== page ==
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Everything is energy. Quantum physics has demonstrated that everything exists as a vibrational energy. Some forms of energy have a frequency low enough to make the object solid and therefore visible and physically tangible, such as concrete, trees, mountains, and the human body. Others, such as sound, light, heat and gravity are invisible – but they are no less real. The Biofield is a relatively new term developed in 1992 to describe the concept of energy in a more unified way, integrating knowledge gained from traditional practices with that of modern science.  Three of the main scientific principles underlying our current understanding of the Biofield energy are thermodynamics, physics and quantum physics.  (See complete feature article)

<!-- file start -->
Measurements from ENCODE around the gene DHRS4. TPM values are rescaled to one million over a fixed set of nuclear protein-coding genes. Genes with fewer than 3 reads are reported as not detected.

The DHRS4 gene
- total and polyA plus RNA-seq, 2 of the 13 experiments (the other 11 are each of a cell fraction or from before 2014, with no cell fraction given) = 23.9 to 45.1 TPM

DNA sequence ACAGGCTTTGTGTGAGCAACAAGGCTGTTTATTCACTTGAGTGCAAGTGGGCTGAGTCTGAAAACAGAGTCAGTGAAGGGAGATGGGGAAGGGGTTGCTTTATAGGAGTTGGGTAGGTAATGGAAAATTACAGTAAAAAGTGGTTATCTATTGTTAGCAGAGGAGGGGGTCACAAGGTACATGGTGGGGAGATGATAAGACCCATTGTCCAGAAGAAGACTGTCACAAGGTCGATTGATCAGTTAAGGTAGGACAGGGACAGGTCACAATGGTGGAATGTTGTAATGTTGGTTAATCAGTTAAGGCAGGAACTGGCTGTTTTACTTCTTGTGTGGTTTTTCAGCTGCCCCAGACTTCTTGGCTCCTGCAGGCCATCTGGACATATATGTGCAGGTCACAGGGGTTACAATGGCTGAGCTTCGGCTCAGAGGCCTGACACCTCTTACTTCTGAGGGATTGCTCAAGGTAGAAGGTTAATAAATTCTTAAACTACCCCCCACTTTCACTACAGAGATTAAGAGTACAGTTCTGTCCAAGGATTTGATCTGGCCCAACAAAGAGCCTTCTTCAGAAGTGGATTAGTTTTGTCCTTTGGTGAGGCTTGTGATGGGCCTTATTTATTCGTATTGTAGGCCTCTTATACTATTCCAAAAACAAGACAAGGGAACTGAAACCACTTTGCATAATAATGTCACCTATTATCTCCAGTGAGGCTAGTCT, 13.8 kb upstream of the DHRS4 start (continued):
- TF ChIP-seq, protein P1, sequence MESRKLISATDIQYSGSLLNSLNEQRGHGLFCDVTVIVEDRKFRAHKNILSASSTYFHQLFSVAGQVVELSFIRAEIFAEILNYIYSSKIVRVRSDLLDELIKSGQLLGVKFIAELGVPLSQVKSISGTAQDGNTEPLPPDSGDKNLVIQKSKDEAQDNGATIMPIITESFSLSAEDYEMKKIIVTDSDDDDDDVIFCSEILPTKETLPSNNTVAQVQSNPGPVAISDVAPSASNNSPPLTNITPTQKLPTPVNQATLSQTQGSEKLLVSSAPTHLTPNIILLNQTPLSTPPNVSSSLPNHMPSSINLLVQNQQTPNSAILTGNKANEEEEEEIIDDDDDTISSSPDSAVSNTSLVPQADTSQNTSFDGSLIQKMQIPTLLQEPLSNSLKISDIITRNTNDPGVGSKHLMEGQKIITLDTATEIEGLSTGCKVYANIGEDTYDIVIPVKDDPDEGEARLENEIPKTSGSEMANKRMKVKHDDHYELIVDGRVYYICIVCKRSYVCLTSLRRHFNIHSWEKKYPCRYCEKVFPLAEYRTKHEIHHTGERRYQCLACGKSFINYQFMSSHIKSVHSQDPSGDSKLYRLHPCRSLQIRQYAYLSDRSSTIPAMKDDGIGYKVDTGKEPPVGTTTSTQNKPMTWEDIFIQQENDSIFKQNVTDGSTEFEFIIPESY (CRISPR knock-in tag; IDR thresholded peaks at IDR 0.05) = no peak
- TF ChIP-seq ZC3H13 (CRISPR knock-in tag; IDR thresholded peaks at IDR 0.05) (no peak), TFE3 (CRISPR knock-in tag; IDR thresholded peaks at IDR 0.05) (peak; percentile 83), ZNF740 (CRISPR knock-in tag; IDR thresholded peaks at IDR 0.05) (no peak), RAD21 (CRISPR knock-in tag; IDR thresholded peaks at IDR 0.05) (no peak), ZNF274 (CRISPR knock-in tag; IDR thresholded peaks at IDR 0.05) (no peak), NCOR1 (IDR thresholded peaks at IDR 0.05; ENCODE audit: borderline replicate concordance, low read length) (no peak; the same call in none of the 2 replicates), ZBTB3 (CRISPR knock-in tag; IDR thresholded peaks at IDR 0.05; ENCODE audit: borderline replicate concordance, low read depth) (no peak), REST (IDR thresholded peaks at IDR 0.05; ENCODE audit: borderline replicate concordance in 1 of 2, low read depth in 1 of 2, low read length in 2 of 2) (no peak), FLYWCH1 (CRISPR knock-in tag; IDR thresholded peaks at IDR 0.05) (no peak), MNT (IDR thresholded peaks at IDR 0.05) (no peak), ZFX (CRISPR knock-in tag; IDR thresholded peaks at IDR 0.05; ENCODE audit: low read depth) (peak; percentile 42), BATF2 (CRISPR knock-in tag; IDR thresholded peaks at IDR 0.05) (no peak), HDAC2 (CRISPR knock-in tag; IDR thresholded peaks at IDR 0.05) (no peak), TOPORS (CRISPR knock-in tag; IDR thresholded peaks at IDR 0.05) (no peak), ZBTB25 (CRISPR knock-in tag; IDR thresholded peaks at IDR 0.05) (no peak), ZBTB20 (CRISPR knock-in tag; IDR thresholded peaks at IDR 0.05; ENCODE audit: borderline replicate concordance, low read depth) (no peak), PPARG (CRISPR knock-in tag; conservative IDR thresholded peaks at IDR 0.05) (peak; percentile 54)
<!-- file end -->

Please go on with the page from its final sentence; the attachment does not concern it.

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RECENT CONTRIBUTORS

MARILYN ABRAHAMSON, MA, CCC-SLP : As a Brain Health Education Specialist at Ceresti Health, Marilyn offers initiatives that supports education and empowerment of family caregivers. She also writes for and edits the Ceresti’s monthly newsletter and produces all brain health education and brain-health coaching programs for caregivers.  Marilyn's prior work is as a NJ Licensed Speech-Language Pathologist since 1987 and is an Amen Clinics Certified Brain Health Coach.

SORAYA BEHZADI is an aspiring medical student and researcher in neurological studies focusing on holistic practice to help alleviate mental health, like generalized anxiety disorder. She received a bachelor's degree in clinical psychology with a minor in biological sciences from Hunter College.